Piaggio P.108


Giancarlo Garello


La Bancarella Aeronautica


Scott Van Aken


Italian and English. Ali D'Italia #15

This is another of the fascinating books in the Ali D'Italia series. This time, it covers the only Axis operational 4-engined heavy strategic bomber, the Piaggio P.108. I know that several of you will think that the He-177 was also 4-engined, but it did not have four discreet engines powering four props. The FW-200 was not a strategic bomber but a maritime patrol aircraft. Now that the distinctions are out of the way....

The P.108 was basically designed from the outset as a strategic bomber, much like the US B-17 and British Lancaster. There are many similarities between the types as well including range, bomb load and defensive armament. Long before the B-29 and its remote defensive stations, the P.108 carried this type of defensive armament, though the barbettes were behind the outboard engines and not on the fuselage. 

The major differences between the types had to do with engines and numbers built. The Piaggio engines on the 108 were just not in the same horsepower category as the American and British engines of the time. In fact, underpowered aircraft was a major problem with the Italian aircraft industry during the war. In the P.108s case, you also had to add unreliability as the engines and fuel system caused a number of problems. One also must consider that the P.108s were basically hand built. In three years the Piaggio factory turned out 24 bombers. Boeing produced 16 in a day at the height of production.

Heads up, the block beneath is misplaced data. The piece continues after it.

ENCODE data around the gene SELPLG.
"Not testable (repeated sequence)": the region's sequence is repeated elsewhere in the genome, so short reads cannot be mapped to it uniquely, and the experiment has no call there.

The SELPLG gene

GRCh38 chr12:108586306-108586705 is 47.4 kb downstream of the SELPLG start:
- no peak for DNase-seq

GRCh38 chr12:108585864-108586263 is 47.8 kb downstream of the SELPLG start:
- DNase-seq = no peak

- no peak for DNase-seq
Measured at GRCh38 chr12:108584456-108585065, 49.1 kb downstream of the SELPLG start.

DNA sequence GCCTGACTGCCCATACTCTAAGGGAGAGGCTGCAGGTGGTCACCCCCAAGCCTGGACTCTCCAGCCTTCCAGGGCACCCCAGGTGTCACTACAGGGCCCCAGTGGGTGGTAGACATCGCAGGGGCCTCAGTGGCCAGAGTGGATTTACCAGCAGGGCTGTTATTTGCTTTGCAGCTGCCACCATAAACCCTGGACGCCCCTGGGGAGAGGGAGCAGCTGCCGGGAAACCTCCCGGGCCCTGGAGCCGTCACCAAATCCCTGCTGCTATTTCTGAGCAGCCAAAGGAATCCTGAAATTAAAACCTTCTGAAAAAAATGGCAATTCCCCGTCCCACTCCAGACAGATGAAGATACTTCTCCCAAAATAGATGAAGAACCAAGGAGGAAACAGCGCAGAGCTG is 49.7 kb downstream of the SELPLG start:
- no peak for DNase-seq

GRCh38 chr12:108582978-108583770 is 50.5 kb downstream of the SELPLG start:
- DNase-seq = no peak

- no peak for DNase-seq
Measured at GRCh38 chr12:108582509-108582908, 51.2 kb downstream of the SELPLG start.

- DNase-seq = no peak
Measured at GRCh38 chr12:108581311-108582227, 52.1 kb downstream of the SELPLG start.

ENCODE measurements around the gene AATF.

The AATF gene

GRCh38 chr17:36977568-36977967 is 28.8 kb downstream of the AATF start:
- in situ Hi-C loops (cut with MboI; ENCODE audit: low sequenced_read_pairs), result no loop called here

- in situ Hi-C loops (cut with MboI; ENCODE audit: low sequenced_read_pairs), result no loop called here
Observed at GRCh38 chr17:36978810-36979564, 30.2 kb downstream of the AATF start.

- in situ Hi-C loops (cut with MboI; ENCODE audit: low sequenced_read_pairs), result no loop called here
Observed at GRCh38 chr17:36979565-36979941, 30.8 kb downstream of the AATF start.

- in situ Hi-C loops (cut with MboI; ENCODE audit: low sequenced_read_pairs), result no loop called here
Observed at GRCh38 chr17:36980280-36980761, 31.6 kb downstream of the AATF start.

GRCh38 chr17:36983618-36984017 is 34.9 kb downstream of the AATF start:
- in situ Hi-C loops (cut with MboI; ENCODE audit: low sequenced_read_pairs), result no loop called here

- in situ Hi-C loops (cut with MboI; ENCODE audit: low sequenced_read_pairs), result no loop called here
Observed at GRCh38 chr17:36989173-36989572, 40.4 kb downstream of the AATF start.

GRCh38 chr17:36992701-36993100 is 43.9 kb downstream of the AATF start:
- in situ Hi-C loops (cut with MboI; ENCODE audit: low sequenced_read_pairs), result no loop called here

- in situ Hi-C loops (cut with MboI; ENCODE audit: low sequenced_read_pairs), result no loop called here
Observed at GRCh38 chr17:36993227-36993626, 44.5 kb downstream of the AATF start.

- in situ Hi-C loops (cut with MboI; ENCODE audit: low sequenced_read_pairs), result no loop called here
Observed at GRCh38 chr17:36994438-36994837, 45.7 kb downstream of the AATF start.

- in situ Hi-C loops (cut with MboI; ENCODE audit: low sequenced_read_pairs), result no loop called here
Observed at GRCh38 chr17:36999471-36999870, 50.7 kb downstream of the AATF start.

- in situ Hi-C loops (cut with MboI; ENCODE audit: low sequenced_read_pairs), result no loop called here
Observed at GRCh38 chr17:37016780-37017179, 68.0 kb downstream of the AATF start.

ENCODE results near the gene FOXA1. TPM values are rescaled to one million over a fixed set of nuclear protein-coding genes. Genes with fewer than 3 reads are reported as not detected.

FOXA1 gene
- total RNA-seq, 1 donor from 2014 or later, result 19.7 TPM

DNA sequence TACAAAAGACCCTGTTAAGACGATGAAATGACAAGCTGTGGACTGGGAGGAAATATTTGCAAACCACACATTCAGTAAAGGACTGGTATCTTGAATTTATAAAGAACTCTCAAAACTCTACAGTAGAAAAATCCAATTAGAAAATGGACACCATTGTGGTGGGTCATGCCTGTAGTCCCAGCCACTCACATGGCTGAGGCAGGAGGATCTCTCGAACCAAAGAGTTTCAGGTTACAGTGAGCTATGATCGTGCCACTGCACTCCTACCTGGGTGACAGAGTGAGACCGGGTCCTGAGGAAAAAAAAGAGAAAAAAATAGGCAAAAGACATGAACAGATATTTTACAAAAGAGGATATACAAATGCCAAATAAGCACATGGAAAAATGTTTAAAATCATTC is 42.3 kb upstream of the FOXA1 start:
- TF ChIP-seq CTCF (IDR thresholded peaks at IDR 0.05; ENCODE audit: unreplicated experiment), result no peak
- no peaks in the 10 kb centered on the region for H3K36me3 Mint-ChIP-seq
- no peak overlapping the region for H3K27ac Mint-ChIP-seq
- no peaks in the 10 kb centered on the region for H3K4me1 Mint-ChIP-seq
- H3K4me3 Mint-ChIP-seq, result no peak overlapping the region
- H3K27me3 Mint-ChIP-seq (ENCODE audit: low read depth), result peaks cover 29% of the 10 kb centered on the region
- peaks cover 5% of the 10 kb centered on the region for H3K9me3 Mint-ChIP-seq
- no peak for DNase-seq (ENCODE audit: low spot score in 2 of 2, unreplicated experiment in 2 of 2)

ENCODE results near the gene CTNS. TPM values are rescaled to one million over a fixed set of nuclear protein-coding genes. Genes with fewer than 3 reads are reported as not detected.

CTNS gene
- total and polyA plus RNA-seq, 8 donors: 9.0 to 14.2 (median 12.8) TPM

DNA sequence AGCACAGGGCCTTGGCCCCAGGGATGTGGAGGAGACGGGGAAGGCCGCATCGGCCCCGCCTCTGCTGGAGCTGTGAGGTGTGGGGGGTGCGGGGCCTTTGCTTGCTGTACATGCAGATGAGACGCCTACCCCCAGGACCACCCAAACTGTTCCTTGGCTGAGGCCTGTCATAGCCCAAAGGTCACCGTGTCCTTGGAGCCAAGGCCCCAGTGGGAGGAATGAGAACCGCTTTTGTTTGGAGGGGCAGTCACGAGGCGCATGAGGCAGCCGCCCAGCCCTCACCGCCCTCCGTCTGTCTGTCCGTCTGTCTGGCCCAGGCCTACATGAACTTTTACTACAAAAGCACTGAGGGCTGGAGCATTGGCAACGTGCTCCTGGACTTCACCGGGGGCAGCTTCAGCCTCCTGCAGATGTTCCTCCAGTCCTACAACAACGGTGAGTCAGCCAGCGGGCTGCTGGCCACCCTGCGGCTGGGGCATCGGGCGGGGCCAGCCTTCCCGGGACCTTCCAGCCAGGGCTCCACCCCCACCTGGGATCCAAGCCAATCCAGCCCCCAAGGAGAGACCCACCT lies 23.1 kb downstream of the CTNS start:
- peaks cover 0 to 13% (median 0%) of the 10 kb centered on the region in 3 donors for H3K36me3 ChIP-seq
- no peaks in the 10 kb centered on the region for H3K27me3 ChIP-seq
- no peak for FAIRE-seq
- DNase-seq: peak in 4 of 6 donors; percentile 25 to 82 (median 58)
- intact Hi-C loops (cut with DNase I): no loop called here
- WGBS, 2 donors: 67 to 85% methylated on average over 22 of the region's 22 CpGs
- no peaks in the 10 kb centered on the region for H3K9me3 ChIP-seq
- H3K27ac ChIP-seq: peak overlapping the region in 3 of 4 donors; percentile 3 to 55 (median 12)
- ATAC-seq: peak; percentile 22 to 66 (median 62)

The aircraft were also hampered by a lack of understanding of strategic bombing by the Italian Air Force command structure. Probably the largest raid only comprised a handful of aircraft. Not really enough. 

A transport version was also produced, and was very successful; nearly all of the production being used by the Germans in the eastern front. There was also a cannon armed variant designed for ground attack!

All this just touches on the history of this interesting aircraft. As with the other book on the SM.82, this one has lots of technical data, color profiles and period color photos. Superb line drawings as well as excerpts from the maintenance manual on various systems. A goodly number of clear photographs illustrate the various aircraft, and a short section in the back deals with the few models produced of this plane. In short, it is really everything that a modeler could ever want regarding researching this aircraft.

The book made for fascinating reading. If you have any interest in Italian WWII aircraft, or in some of the lesser known types of WWII, then this is a book you will enjoy.

Highly recommended!

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